“It is out there,” one said of housing discrimination. “It is up to us to take note of it and say something when you see it.”
The latest market report from the Denver Metro Association of Realtors shows what all buyers are up against. The median home sales price for January was $395,000, up nearly 40 percent from January of 2015. Any of us looking to buy a home in Denver would have to scrape together a down payment and worry about what interest rates will do.
But only some of us might, as Michael Lunden did just a few years ago, have to read an email in which sellers balk at our offer because they don’t want a gay couple moving into the neighborhood. Or, as has happened to clients of Derek Camunez, arrive for an appointment to tour a home and be barred entry because of anti-Hispanic bias.
Lunden, who like Camunez is a broker in the Denver area, shared their stories Tuesday at the annual economic summit of the Colorado Association of Realtors to raise awareness about the barriers to the American dream faced by many Americans. They were joined by Lisa Nguyen, who is Asian-American, and Muriel Williams-Thompson, who is African-American, in urging their colleagues to see their role as advocates for clients.
“It is out there,” Camunez said of discrimination. “It is up to us to take note of it and say something when you see it.”
The legacy of historic discrimination is also a barrier. The homeownership rate among black households was 43 percent in 2017, compared to 72 percent of white households, according to Harvard’s Joint Center for Housing Studies. Red lining, the federal government’s practice of denying home loans to residents of neighborhoods that were predominately minority or immigrant, meant black and Hispanic families did not have the same chance to turn their homes into wealth they could pass on to their children and grandchildren. As a result, minorities were already at a disadvantage when the great recession hit. They also were disproportionately targeted by the predatory lending practices that helped bring on the housing crisis of the early part of this century.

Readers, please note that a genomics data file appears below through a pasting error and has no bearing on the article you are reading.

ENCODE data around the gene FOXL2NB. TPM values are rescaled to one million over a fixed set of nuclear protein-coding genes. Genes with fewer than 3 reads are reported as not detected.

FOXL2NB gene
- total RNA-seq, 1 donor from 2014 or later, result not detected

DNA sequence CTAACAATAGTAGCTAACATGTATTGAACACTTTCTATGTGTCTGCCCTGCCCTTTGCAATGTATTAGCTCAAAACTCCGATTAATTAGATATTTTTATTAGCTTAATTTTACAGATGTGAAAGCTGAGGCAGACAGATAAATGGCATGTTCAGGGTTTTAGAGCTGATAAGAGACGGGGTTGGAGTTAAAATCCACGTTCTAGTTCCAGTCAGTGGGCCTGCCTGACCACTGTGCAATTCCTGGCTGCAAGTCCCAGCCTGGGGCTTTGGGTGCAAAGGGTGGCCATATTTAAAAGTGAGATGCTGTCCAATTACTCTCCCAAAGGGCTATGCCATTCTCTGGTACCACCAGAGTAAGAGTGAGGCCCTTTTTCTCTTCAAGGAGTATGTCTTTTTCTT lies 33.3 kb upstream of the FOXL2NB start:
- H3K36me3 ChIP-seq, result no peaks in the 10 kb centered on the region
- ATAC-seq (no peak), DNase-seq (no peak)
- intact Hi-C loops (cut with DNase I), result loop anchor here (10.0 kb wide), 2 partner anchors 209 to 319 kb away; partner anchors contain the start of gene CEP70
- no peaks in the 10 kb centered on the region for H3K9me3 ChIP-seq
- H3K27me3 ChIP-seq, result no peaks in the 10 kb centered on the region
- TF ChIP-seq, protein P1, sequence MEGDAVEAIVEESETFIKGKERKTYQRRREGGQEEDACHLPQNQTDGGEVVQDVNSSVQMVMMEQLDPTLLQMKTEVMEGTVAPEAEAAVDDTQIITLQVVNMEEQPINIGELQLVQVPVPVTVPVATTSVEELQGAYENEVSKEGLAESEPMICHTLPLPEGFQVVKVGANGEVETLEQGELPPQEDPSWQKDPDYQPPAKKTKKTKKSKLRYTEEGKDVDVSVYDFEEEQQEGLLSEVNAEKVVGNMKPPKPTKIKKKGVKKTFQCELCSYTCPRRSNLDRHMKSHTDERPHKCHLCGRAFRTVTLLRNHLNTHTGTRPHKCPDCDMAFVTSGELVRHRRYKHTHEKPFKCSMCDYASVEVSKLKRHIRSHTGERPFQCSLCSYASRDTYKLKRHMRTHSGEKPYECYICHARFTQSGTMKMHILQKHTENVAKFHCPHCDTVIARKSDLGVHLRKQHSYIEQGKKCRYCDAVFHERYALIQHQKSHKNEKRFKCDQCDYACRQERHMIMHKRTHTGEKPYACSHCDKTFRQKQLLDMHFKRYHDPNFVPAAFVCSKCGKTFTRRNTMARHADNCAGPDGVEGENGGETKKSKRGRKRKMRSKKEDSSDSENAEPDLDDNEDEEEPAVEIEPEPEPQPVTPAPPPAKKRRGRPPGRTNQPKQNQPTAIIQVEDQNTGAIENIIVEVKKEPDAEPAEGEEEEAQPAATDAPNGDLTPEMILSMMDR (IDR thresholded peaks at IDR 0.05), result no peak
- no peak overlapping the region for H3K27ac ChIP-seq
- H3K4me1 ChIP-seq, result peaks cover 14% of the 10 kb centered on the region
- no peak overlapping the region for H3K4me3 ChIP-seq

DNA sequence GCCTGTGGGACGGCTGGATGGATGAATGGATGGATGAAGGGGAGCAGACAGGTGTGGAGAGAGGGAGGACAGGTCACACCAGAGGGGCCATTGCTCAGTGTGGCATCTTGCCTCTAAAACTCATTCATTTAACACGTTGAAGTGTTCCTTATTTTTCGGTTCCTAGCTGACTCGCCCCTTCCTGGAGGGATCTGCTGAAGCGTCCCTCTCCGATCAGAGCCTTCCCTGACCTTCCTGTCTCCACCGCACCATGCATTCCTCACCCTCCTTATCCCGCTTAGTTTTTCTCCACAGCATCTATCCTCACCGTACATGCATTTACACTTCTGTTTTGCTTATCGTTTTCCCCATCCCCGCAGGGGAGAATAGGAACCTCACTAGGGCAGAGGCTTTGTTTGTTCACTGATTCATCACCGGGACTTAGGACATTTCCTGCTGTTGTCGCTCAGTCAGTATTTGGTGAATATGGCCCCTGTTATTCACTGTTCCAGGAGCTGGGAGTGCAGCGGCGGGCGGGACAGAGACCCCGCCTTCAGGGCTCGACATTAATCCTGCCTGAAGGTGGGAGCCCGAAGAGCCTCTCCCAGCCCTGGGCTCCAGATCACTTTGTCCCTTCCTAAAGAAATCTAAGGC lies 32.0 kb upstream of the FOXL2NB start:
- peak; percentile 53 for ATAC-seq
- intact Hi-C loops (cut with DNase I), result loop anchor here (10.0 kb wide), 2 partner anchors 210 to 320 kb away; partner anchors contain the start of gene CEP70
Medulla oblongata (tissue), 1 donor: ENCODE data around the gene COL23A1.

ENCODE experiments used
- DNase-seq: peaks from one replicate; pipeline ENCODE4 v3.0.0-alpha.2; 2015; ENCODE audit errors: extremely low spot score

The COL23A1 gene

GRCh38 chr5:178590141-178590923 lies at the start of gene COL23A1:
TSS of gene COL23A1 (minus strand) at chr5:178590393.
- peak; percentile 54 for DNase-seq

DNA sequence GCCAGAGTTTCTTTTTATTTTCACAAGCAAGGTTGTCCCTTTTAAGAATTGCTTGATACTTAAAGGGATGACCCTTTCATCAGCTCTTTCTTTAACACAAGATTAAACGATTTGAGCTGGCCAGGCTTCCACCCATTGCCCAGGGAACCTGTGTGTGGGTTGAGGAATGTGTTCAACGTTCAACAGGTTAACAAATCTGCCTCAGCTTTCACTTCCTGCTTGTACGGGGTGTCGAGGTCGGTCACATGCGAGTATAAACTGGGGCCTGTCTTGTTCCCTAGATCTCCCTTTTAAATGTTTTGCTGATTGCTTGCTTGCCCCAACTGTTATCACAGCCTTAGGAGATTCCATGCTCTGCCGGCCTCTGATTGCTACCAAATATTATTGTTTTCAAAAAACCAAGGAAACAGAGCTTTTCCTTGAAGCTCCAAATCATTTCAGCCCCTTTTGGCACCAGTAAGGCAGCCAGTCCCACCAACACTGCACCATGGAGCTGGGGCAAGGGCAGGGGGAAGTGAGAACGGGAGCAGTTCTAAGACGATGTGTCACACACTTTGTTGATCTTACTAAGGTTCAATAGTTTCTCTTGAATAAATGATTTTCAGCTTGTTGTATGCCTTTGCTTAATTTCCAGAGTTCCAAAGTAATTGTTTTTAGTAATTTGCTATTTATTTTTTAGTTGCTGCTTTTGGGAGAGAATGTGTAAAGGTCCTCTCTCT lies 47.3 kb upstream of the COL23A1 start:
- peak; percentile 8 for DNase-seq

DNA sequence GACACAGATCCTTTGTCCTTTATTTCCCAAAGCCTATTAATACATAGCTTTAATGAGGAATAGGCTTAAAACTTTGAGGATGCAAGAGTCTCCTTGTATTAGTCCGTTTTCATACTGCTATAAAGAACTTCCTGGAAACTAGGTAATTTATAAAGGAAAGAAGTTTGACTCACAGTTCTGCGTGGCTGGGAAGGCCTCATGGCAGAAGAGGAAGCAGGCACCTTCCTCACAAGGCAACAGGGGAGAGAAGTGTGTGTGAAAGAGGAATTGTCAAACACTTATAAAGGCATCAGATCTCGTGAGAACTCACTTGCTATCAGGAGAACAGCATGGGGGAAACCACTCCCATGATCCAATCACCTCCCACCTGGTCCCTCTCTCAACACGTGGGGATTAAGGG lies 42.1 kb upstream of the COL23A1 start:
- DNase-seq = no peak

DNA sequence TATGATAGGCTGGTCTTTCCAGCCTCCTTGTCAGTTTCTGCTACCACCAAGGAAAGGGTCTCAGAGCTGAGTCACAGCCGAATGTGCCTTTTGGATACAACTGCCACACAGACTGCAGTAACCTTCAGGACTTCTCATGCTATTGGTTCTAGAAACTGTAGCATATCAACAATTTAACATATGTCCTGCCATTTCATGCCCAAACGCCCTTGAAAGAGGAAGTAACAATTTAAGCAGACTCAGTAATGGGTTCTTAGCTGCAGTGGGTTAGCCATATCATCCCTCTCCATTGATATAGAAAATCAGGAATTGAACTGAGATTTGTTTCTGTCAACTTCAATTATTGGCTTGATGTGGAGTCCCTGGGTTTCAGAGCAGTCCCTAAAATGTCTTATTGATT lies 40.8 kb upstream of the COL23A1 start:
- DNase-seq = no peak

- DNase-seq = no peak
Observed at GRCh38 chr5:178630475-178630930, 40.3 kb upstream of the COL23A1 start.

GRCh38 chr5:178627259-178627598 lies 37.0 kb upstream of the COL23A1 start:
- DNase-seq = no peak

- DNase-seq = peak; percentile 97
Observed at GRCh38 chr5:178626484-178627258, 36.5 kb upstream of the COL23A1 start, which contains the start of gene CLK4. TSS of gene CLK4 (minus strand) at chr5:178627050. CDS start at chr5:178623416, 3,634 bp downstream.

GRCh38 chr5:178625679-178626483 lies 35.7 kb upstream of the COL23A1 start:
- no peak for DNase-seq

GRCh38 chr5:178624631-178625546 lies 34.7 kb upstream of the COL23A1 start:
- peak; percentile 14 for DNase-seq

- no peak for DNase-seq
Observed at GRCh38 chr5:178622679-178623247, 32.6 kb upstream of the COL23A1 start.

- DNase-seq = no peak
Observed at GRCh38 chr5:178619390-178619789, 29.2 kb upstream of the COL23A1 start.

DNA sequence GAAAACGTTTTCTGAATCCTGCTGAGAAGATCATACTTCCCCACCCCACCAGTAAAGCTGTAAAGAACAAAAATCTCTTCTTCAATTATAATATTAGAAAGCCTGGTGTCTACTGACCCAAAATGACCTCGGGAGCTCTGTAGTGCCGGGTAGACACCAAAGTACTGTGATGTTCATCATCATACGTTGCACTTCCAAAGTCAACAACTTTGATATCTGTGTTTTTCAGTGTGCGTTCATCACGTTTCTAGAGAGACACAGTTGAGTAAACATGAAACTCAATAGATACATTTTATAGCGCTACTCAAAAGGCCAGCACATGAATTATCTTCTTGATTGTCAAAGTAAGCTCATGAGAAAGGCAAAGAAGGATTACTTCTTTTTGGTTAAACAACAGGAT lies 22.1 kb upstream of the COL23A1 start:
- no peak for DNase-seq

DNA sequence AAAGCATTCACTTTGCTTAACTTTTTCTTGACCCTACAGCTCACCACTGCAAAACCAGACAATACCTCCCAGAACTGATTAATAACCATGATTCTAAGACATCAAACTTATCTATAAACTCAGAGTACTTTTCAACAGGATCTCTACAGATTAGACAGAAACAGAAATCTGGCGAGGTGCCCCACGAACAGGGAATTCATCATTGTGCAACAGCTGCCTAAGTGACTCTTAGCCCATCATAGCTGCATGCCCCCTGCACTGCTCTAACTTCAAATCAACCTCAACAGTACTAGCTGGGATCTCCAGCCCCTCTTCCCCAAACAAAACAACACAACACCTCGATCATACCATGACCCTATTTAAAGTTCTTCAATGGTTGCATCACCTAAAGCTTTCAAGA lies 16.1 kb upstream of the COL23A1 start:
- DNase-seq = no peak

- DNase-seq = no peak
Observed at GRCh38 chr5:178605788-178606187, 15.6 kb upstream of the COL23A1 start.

Williams-Thompson said the focus for all buyers should be on ensuring they understand how lending works and know about programs that can help them make down payments. Increasing inventory and developing affordable housing also are key,
“There’s not enough housing out there for anybody,” she said.
Williams-Thompson is a member of the National Association of Real Estate Brokers, founded in 1947 to advocate for black realtors and consumers, and of its Denver affiliate. NAREB’s most recent annual report on the state of housing in black America lamented that “all gains for blacks in homeownership since the passage of the 1968 Fair Housing Act have been lost.” The act prohibits discrimination in the housing market on the basis of race, color, national origin, religion, sex, family status and disability.
Williams-Thompson’s great-grandmother was able to buy a house on York Street even though the deed said it should not have been sold to a black buyer. Williams-Thompson’s realty company, Town and Country, was founded in Denver in the 1950s by her grandfather, who once had a cross burned on his lawn at 35th and Monaco.
“I don’t have to experience bomb threats on my home because I’m selling homes to African-Americans,” Williams-Thompson said. She added the discrimination now is more subtle, such as pictures of Confederate flags placed in a home in what she saw as an attempt to warn her off.
Elliot Eisenberg, an economist who spoke at the realtors meeting, said the economy as a whole is held back when some people are denied the chance to build wealth.
“Discrimination really has very high costs,” he said. “We harm ourselves in our society when discrimination deprives people of the opportunity to buy the house they want.”
Realtors should be prepared to work with any community as a matter of good business sense, Nguyen said. Asians-Americans, she said, “are the fastest growing demographic in the U.S. and there is a ton of buying power.”